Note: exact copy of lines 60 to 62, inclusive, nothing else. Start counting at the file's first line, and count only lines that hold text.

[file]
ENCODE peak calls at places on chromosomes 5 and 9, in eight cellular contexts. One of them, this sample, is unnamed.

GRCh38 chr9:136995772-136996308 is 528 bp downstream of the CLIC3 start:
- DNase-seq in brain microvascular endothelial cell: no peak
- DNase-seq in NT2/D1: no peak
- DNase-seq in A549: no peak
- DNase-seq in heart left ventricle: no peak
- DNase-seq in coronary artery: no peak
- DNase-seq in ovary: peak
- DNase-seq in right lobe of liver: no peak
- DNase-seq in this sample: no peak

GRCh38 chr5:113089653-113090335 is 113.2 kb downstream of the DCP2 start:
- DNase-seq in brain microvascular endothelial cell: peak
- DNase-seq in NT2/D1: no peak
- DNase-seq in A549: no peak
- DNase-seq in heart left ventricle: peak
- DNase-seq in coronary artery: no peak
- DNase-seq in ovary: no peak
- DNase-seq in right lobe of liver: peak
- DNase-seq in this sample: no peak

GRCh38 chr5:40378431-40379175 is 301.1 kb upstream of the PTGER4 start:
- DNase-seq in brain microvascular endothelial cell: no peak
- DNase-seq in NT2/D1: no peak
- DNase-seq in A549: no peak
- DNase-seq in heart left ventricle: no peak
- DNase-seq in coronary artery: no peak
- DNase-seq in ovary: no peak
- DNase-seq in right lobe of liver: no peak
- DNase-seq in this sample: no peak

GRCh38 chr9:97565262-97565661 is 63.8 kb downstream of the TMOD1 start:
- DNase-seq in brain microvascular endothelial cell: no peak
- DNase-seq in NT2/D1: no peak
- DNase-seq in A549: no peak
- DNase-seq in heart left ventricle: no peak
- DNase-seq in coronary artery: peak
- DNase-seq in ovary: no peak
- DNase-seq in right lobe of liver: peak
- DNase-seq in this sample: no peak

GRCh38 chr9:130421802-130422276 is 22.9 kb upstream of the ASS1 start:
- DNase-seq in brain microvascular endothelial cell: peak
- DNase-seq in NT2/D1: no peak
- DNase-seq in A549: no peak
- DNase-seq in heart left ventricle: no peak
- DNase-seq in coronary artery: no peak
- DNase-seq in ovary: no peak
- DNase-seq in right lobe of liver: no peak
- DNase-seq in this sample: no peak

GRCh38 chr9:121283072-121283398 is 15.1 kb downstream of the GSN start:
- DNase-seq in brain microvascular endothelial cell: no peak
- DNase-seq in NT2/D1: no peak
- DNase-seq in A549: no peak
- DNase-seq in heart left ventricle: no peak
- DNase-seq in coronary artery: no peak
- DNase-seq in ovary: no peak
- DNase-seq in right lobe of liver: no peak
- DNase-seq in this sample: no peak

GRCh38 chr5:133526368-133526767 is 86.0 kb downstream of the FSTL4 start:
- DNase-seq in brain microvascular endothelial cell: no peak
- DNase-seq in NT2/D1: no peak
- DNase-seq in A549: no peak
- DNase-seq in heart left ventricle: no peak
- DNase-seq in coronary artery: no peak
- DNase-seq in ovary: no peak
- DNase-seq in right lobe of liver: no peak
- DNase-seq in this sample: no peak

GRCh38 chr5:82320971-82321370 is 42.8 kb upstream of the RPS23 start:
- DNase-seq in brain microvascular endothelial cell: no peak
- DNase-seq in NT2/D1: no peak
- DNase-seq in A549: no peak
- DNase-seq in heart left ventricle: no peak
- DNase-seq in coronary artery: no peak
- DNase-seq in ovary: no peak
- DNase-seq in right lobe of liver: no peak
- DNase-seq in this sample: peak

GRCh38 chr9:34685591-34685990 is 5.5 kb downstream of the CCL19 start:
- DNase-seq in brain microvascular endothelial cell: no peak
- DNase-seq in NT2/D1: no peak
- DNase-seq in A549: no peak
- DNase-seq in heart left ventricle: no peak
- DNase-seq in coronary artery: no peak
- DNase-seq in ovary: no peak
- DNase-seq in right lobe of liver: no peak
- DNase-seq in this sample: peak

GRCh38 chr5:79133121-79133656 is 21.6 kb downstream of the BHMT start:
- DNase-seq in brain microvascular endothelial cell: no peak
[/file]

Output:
- DNase-seq in heart left ventricle: no peak
- DNase-seq in coronary artery: no peak
- DNase-seq in ovary: no peak